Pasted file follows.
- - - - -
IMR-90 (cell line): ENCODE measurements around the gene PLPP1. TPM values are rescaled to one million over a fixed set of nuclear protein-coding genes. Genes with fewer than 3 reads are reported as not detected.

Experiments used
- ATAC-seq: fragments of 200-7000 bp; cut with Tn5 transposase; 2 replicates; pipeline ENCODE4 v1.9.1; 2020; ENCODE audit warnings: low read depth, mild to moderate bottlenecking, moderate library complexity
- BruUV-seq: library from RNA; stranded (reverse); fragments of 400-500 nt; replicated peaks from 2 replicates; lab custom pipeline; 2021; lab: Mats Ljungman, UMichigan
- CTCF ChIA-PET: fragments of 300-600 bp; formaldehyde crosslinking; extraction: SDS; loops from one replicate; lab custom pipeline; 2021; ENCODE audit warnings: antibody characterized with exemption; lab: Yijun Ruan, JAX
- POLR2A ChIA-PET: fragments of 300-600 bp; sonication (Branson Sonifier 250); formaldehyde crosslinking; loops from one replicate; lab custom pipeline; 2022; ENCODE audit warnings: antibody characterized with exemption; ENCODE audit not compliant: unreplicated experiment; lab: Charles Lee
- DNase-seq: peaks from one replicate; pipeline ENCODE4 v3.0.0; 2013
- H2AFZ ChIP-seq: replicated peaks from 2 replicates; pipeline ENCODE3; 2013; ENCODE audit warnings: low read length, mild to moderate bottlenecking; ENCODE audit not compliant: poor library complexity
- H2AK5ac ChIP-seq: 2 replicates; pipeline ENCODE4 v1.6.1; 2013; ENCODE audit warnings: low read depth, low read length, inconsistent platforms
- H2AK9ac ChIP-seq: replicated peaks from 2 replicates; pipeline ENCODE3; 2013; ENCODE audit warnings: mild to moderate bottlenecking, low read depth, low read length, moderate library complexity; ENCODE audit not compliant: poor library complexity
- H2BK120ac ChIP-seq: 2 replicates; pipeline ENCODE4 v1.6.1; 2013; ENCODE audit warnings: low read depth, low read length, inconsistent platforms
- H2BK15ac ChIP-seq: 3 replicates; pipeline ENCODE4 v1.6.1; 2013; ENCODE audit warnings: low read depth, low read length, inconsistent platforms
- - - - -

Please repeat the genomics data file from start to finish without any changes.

IMR-90 (cell line): ENCODE measurements around the gene PLPP1. TPM values are rescaled to one million over a fixed set of nuclear protein-coding genes. Genes with fewer than 3 reads are reported as not detected.

Experiments used
- ATAC-seq: fragments of 200-7000 bp; cut with Tn5 transposase; 2 replicates; pipeline ENCODE4 v1.9.1; 2020; ENCODE audit warnings: low read depth, mild to moderate bottlenecking, moderate library complexity
- BruUV-seq: library from RNA; stranded (reverse); fragments of 400-500 nt; replicated peaks from 2 replicates; lab custom pipeline; 2021; lab: Mats Ljungman, UMichigan
- CTCF ChIA-PET: fragments of 300-600 bp; formaldehyde crosslinking; extraction: SDS; loops from one replicate; lab custom pipeline; 2021; ENCODE audit warnings: antibody characterized with exemption; lab: Yijun Ruan, JAX
- POLR2A ChIA-PET: fragments of 300-600 bp; sonication (Branson Sonifier 250); formaldehyde crosslinking; loops from one replicate; lab custom pipeline; 2022; ENCODE audit warnings: antibody characterized with exemption; ENCODE audit not compliant: unreplicated experiment; lab: Charles Lee
- DNase-seq: peaks from one replicate; pipeline ENCODE4 v3.0.0; 2013
- H2AFZ ChIP-seq: replicated peaks from 2 replicates; pipeline ENCODE3; 2013; ENCODE audit warnings: low read length, mild to moderate bottlenecking; ENCODE audit not compliant: poor library complexity
- H2AK5ac ChIP-seq: 2 replicates; pipeline ENCODE4 v1.6.1; 2013; ENCODE audit warnings: low read depth, low read length, inconsistent platforms
- H2AK9ac ChIP-seq: replicated peaks from 2 replicates; pipeline ENCODE3; 2013; ENCODE audit warnings: mild to moderate bottlenecking, low read depth, low read length, moderate library complexity; ENCODE audit not compliant: poor library complexity
- H2BK120ac ChIP-seq: 2 replicates; pipeline ENCODE4 v1.6.1; 2013; ENCODE audit warnings: low read depth, low read length, inconsistent platforms
- H2BK15ac ChIP-seq: 3 replicates; pipeline ENCODE4 v1.6.1; 2013; ENCODE audit warnings: low read depth, low read length, inconsistent platforms